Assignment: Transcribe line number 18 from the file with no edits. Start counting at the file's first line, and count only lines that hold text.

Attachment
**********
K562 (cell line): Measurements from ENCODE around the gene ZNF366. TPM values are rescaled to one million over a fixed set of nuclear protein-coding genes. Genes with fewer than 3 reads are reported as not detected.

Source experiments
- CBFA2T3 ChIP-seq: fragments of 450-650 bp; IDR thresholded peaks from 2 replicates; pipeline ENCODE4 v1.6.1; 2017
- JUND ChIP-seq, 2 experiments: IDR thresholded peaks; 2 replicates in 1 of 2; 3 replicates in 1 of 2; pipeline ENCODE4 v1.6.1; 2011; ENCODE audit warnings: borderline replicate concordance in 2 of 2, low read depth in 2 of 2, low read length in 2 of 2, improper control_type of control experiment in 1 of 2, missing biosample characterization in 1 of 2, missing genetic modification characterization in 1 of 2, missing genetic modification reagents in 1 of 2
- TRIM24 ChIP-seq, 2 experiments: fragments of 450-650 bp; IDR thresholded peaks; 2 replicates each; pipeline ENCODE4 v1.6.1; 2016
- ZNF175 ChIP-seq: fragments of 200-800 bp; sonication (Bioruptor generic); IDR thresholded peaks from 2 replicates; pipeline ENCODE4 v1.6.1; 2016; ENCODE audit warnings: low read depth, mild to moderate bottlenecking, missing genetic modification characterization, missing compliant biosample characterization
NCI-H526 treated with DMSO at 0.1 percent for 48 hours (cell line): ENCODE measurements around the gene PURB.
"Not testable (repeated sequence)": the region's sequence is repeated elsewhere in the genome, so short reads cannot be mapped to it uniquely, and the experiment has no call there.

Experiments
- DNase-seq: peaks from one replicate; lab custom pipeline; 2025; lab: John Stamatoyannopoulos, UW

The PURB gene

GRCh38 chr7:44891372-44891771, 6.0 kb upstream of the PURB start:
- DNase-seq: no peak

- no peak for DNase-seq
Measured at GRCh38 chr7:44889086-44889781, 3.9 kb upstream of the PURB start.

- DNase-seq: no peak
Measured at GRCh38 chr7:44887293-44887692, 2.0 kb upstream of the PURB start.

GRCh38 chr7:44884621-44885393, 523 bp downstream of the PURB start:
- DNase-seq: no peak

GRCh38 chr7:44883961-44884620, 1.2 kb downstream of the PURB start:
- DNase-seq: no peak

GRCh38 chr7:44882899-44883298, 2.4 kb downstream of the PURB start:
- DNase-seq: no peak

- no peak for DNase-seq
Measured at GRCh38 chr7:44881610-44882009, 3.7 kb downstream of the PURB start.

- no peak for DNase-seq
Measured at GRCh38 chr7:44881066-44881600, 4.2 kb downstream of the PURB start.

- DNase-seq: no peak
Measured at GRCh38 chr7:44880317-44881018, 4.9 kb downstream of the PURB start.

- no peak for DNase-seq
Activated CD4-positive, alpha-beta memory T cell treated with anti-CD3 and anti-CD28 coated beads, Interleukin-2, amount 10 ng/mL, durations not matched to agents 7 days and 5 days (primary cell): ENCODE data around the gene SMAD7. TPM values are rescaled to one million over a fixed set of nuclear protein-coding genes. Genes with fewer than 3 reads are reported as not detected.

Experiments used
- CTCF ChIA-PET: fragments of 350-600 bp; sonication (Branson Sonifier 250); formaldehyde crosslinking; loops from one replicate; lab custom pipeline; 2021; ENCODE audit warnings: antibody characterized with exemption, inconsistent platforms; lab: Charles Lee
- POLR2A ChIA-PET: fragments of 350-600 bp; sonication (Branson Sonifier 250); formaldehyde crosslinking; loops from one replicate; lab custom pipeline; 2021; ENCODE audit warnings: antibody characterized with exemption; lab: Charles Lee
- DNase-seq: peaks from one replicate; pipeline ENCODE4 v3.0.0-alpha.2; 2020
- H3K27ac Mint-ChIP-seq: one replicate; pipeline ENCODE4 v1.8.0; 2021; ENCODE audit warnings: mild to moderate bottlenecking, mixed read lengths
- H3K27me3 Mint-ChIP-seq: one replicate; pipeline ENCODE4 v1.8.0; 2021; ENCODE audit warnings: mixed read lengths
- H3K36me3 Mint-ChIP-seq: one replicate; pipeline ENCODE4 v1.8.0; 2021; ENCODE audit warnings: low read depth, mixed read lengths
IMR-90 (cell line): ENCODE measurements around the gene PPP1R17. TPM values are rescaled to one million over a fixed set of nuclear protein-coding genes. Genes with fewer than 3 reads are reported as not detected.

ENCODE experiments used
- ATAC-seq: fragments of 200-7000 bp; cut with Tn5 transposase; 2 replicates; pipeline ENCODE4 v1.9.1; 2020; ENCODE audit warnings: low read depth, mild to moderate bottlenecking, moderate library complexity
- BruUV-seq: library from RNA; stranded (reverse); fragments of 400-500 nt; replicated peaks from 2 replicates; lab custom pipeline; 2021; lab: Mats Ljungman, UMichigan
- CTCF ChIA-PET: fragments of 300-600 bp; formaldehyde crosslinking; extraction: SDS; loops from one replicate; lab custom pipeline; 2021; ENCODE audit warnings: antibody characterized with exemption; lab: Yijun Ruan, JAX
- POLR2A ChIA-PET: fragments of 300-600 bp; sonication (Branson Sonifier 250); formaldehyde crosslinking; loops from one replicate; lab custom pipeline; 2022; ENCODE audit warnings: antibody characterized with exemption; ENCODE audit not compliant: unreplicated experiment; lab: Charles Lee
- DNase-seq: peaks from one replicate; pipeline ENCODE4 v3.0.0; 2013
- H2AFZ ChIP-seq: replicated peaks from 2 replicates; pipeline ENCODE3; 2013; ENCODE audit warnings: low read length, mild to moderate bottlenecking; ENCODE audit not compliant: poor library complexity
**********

GRCh38 chr7:44884621-44885393, 523 bp downstream of the PURB start: